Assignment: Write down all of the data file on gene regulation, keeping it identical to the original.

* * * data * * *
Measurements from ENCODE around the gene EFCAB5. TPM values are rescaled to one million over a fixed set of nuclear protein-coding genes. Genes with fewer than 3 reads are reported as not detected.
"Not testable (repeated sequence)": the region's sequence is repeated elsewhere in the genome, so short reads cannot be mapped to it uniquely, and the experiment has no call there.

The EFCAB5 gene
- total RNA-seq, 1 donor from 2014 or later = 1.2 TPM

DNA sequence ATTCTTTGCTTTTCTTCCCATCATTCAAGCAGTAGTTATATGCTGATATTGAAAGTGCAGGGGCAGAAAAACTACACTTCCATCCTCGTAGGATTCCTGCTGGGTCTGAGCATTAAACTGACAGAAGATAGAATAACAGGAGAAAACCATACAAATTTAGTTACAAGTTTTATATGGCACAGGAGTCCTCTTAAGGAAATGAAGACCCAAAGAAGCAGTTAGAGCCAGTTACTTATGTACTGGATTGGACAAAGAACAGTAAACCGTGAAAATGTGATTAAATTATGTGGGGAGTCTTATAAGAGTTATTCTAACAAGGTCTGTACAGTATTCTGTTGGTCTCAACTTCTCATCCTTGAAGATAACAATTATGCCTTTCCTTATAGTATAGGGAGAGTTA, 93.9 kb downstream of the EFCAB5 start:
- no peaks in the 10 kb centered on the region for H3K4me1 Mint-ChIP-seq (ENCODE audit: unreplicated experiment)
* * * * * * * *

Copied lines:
Measurements from ENCODE around the gene EFCAB5. TPM values are rescaled to one million over a fixed set of nuclear protein-coding genes. Genes with fewer than 3 reads are reported as not detected.
"Not testable (repeated sequence)": the region's sequence is repeated elsewhere in the genome, so short reads cannot be mapped to it uniquely, and the experiment has no call there.

The EFCAB5 gene
- total RNA-seq, 1 donor from 2014 or later = 1.2 TPM

DNA sequence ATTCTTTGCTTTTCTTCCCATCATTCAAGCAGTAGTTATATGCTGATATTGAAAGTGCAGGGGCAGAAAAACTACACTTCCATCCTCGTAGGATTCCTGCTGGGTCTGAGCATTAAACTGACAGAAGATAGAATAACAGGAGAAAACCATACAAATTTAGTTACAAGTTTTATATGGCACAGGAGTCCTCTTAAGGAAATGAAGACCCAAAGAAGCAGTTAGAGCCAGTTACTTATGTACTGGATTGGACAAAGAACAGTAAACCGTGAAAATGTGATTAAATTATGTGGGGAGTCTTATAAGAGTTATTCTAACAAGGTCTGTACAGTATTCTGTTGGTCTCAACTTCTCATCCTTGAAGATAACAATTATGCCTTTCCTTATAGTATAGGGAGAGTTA, 93.9 kb downstream of the EFCAB5 start:
- no peaks in the 10 kb centered on the region for H3K4me1 Mint-ChIP-seq (ENCODE audit: unreplicated experiment)